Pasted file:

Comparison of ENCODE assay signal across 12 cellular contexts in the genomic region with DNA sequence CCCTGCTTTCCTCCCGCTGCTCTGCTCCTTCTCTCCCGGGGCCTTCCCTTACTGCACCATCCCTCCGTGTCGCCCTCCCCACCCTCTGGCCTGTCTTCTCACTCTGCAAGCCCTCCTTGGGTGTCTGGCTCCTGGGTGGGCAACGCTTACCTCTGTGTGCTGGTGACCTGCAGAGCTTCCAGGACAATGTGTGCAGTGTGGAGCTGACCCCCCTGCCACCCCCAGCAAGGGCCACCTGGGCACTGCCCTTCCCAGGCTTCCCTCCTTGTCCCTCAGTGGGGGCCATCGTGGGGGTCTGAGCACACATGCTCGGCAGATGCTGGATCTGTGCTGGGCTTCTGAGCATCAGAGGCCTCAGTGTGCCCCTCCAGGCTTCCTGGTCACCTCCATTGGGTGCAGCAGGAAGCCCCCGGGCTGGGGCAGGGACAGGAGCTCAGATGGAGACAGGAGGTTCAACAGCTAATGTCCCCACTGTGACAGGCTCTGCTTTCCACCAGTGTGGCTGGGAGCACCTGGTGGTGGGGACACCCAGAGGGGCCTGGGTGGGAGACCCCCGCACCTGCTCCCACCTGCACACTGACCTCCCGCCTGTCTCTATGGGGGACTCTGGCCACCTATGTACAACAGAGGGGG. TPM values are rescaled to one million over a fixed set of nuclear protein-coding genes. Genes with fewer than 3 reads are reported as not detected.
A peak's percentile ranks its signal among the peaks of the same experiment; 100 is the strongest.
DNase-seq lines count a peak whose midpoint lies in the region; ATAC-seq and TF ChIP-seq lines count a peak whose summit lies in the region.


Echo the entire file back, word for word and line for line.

Comparison of ENCODE assay signal across 12 cellular contexts in the genomic region with DNA sequence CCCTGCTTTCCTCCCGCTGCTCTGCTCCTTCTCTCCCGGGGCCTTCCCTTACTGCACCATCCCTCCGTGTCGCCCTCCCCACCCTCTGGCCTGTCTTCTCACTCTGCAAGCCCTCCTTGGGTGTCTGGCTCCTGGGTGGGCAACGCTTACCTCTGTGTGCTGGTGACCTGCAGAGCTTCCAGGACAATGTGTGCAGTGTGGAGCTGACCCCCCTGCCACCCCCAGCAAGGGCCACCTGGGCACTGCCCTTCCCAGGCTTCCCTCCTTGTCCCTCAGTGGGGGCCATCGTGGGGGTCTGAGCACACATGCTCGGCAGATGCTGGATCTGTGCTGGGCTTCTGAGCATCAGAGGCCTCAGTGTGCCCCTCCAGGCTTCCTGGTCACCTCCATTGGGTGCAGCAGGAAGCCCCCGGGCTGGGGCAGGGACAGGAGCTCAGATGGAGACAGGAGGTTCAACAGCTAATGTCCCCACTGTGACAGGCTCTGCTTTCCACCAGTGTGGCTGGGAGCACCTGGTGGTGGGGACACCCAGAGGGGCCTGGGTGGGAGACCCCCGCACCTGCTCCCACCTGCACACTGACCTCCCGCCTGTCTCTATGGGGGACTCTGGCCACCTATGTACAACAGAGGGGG. TPM values are rescaled to one million over a fixed set of nuclear protein-coding genes. Genes with fewer than 3 reads are reported as not detected.
A peak's percentile ranks its signal among the peaks of the same experiment; 100 is the strongest.
DNase-seq lines count a peak whose midpoint lies in the region; ATAC-seq and TF ChIP-seq lines count a peak whose summit lies in the region.